• After 2 weeks – Most physical symptoms will disappear, but depression, cravings, and irritability may persist.
  • 1 Month after the last dose – Mild cravings and depression may continue but should be manageable with healthy lifestyle choices and behavioral therapy.

Coping With Suboxone Withdrawal

Suboxone is a life-changing medication for many people struggling with opioid addiction, so the fear of experiencing withdrawal symptoms upon cessation should not stop people from getting treatment. It is possible to avoid Suboxone withdrawal by working with one’s physician and following their directions exactly. It is never advised to stop taking Suboxone cold turkey.

Clients who take Suboxone as prescribed will be slowly tapered off of the medication. Depending on their dose and medical needs, the doctor will advise cutting down their dose incrementally until the body is no longer physically dependent. Tapering can reduce, and in many cases prevent, withdrawal symptoms.

Most Suboxone tapering schedules take place over a course of 7-28 days. The longer the taper, the less likely withdrawal symptoms are. In fact, studies have shown that withdrawal symptoms are best managed with a slow, flexible tapering schedule.[2,3] A flexible tapering schedule means the doctor can slow down the taper or bring the dose back up if the patient begins showing symptoms of withdrawal.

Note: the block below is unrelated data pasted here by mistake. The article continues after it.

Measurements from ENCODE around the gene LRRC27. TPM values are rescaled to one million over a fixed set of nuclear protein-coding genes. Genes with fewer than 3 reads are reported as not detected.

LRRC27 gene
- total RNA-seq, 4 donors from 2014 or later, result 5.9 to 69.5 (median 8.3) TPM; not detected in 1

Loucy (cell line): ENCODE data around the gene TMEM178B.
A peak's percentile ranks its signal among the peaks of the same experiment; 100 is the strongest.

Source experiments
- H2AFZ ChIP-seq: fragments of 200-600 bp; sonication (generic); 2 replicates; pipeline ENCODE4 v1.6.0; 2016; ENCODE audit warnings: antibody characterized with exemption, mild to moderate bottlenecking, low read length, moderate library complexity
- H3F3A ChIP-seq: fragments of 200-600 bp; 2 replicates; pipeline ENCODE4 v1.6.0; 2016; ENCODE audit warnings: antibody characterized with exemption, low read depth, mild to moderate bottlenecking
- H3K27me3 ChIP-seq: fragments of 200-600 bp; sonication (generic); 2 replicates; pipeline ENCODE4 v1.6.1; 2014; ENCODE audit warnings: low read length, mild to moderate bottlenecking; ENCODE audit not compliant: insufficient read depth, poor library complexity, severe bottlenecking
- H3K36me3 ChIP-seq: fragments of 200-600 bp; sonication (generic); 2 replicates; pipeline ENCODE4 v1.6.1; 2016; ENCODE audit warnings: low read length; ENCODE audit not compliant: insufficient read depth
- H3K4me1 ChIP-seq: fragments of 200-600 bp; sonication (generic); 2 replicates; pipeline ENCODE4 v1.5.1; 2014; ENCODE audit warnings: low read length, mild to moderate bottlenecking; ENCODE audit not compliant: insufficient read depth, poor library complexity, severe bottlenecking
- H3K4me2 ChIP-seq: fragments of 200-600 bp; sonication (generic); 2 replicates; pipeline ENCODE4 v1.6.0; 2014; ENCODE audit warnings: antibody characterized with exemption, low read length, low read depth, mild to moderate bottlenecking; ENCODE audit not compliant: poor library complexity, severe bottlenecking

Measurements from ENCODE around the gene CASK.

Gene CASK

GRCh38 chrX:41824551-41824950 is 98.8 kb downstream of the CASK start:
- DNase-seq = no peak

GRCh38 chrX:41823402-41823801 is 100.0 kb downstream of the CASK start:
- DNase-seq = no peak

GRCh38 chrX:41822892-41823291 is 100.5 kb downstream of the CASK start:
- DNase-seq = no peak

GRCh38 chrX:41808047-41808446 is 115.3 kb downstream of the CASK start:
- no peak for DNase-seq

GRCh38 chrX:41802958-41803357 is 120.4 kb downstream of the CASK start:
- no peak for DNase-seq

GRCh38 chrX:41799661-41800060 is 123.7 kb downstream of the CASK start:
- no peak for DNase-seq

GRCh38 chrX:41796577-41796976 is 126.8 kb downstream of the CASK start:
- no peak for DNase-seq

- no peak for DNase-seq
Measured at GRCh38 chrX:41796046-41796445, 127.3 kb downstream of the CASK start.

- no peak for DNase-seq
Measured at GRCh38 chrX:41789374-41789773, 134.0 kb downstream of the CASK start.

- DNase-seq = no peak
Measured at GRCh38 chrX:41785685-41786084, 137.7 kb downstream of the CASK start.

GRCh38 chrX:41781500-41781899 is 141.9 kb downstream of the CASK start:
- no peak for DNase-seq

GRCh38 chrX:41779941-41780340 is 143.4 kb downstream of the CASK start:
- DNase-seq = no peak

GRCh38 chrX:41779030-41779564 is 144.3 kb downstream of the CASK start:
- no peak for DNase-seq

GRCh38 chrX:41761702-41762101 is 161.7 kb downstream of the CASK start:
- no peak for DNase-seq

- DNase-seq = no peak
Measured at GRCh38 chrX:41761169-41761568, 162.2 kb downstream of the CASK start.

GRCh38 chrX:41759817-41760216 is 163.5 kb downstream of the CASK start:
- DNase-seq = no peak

Individuals who are still experiencing symptoms may be able to reduce symptom intensity by:

  • Taking symptom-specific medications prescribed by a doctor (such as Lucemyra)
  • Making healthy lifestyle changes such as drinking plenty of water, eating a well-balanced diet, and practicing relaxation techniques
  • Talking to a support group, counselor, or trusted friend about the experience to reduce anxiety and depression

When Is Medical Detox Necessary?

The only reason people should need to withdrawal from Suboxone at a medical detox treatment program is if they are addicted. Although Suboxone is used to treat opioid addiction, the medication itself can be addictive if abused.

People who are addicted to Suboxone may not be able to follow their doctor’s tapering schedule, forcing them to seek alternative options. Cravings and addictive behaviors are likely to result in continued Suboxone use or relapse if individuals don’t seek substance abuse treatment.

Drug and alcohol detox centers can prescribe medications, monitor symptoms, and provide supportive therapies to help people detox from Suboxone and begin their recovery journey.

Find the Treatment You Deserve

If you or a loved one need to detox from Suboxone or are curious about starting Suboxone treatment, please consult one of our qualified admissions coordinators at Moving Mountains Recovery. Our admissions line is available 24/7 to assess your situation, verify your insurance, and help you decide your next steps. Call now to get started.


  1. https://www.deadiversion.usdoj.gov/drug_chem_info/buprenorphine.pdf
  2. https://jamanetwork.com/journals/jamapsychiatry/fullarticle/1761270
  3. https://onlinelibrary.wiley.com/doi/10.1111/j.1360-0443.2008.02455.x